It was 50 years ago ... when Ed got the band to play

Jan. 30, 2014 @ 08:14 PM

Fifty years ago next month, an estimated 74 million television viewers were introduced to The Beatles when they performed on the “Ed Sullivan Show.” For a lot of Americans who were teenagers then, and for many born after World War II, The Beatles’ arrival on these shores also marked the beginning of musical dreams.

Local guitarist Willie Painter is one of many. His day job is communications center manager for the N.C. School of Science and Mathematics, but music fans know him as the guitarist for the blues-influenced Willie Painter Band. Painter was born in Dallas, Texas, and was 8 years old in 1964 when his parents took him to a Beatles concert there. “It was extremely loud,” Painter remembers. “There was a kid who was blowing a whistle behind me that drove me crazy.” He did manage to hear the songs over the screams at times, and the experience “kind of stuck with me.” Painter comes from a musical family, but with the Beatles, “I knew what I wanted to do.”
Durham songwriter Nancy Middleton was born in 1964, but The Beatles had a profound effect on her songwriting. She is working on a new CD, and is “pulling from my well of songs that influenced me through my life,” which includes Beatles and rock from the 1970s, Middleton said. She is the youngest of four siblings, and “according to my family the first song I sang as a toddler was ‘Lucy in the Sky with Diamonds.’”
Middleton, Painter and an entourage of local musicians will perform a tribute to the 50th anniversary of The Beatles’ arrival at Cats Cradle Feb. 9. That same night, CBS will air a tribute to the anniversary, and in New York a commemorative committee is planning several events. Chapel Hill publisher Algonquin Books has released a book related to the anniversary (see accompanying review). 
After the initial mania subsided, The Beatles confounded their skeptics as they matured as songwriters and experimenters with sound. Once considered a threat to song standards, their music now has a stature equal to the Great American Songbook, with musicians of all genres arranging and performing their songs.
The Cat’s Cradle concert will pay tribute to songs from their full career. The first set will have songs from the beginning to about 1965 or 1966, although there is no strict chronology, said tribute organizer and guitarist Danny Gotham. Gotham will lead that first set. Painter will lead the second set that will focus on the music of roughly 1966-1970. Among the other performers are Chris Stamey, Rod Abernethy, and Rebecca Newton.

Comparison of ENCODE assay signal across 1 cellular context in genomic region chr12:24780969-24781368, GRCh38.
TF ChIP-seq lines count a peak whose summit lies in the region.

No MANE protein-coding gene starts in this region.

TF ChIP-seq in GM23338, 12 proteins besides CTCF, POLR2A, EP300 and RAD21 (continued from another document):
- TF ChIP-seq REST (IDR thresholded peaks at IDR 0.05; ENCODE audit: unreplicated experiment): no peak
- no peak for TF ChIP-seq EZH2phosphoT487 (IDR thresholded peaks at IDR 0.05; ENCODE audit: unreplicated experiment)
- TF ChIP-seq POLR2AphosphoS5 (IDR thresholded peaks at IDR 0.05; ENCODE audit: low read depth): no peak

Beatles fans can expect some surprises in the performances, Gotham said. “When I came up with the idea of this, my thing was, there are a lot of these Beatles tribute groups who try to get it to the letter … and I have no problem with that,” he said. “Another way of paying homage to this music is to say, If The Beatles were still a viable band, they would still be reinterpreting this music,” Gotham said. “If you do it in true Beatles fashion, you do it in your own way.”
As if to prove the point, at a recent rehearsal at guitarist Lance White’s home in Orange County, Painter sang “All I Want To Do,” and half-jokingly tacked on what he called “a Vegas ending” after the final verse.
Janet Place handed out some charts of “Things We Said Today,” a song she said is one of her favorites because of its minor chords. It’s also a good vehicle for vocal harmonies, and everyone at this rehearsal joined in harmony while Place took the lead vocals. The guitarist Stan Lewis took the lead vocals on “Act Naturally,” a Buck Owens song that The Beatles recorded.
That the band recorded a country song was emblematic of their eclecticism. Gotham remembers the band’s set list for the first Sullivan show included “All My Loving,” “She Loves You” (both Beatles originals) and the standard “Till There Was You.” That list “pretty much tells you the whole story,” Gotham said. “There they were playing original stuff. They were playing rock and roll, but they had one ear” in show tunes with more complex chords, a harbinger of things to come.
Producer George Martin should be credited with guiding their growth as musicians. Martin “is as integral to their sound as anybody,” because he was willing to help them explore their penchant for new sounds, said Painter. Gotham cites “Tomorrow Never Knows” (which uses tape manipulation and voice altering) as one example of Martin’s influence. “What he did with them … there’s nothing that can even come close to it. You can’t underestimate his importance to the whole thing. When they were together with George Martin, it was this thing called synergy. It’s just a mysterious thing, and it happens very rarely.”


Go and Do
WHAT: Fab Four at Fifty, a Beatles retrospective
WHEN: 7 p.m. Feb. 9
WHERE: Cat’s Cradle, 300 E. Main St., Carrboro
ADMISSION: Tickets are $10. A portion of the proceeds will benefit Kidznotes, a nonprofit music education organization. To purchase, call 919-967-9053 or visit